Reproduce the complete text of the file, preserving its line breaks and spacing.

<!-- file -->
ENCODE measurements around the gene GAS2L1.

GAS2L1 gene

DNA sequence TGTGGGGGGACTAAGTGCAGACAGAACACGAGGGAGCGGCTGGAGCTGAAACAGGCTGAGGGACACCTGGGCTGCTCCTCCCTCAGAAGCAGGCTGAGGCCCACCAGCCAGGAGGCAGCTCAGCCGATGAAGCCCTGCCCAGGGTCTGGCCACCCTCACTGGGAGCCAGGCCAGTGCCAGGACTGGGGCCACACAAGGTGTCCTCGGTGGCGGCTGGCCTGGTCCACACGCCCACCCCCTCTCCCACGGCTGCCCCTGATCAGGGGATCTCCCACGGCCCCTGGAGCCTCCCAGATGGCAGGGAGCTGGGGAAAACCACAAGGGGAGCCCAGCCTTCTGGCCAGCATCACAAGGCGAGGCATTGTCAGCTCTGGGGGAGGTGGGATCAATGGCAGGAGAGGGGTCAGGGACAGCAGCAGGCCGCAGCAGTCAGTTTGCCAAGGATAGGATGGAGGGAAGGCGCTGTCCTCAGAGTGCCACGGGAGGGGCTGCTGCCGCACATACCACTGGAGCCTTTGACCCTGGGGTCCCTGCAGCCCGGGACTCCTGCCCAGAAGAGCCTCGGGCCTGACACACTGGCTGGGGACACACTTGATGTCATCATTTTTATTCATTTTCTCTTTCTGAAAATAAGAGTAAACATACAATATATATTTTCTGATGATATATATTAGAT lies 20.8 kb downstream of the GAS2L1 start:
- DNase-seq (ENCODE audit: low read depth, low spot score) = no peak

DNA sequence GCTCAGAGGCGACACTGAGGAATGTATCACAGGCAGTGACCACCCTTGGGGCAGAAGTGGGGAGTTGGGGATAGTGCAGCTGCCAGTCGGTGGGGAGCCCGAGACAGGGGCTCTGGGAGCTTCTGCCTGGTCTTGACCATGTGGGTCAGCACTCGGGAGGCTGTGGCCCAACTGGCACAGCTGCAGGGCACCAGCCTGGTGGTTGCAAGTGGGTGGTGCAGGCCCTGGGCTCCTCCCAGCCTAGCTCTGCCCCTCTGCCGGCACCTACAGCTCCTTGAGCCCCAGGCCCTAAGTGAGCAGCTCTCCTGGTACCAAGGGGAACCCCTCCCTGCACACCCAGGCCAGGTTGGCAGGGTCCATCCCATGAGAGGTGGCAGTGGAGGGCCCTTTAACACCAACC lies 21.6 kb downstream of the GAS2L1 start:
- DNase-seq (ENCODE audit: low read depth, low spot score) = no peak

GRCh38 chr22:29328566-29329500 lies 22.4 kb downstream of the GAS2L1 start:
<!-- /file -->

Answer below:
ENCODE measurements around the gene GAS2L1.

GAS2L1 gene

DNA sequence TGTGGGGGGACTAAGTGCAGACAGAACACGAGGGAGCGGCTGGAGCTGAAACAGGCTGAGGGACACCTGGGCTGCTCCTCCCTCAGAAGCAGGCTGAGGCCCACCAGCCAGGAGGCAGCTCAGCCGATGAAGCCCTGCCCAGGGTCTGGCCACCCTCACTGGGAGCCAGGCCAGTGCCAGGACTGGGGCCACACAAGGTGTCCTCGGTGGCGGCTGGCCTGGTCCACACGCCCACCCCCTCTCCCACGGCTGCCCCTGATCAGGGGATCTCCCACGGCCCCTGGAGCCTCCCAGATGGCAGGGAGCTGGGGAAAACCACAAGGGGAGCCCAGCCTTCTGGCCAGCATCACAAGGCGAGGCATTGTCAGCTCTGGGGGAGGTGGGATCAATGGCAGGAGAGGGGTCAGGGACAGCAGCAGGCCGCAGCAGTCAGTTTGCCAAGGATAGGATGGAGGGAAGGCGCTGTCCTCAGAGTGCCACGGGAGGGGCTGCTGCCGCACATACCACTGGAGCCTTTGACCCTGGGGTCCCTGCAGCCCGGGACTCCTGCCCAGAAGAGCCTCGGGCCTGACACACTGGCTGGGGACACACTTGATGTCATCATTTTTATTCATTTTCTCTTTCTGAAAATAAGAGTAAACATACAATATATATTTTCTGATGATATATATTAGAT lies 20.8 kb downstream of the GAS2L1 start:
- DNase-seq (ENCODE audit: low read depth, low spot score) = no peak

DNA sequence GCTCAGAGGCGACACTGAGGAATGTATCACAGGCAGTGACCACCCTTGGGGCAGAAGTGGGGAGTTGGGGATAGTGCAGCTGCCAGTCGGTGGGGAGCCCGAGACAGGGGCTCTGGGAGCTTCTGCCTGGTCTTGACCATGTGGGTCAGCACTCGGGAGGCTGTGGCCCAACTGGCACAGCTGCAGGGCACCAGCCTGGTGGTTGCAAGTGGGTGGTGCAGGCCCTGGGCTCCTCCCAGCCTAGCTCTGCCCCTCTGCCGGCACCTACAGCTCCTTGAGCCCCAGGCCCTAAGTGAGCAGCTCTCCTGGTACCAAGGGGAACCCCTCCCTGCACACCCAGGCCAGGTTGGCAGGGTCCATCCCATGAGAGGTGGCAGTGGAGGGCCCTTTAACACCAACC lies 21.6 kb downstream of the GAS2L1 start:
- DNase-seq (ENCODE audit: low read depth, low spot score) = no peak

GRCh38 chr22:29328566-29329500 lies 22.4 kb downstream of the GAS2L1 start: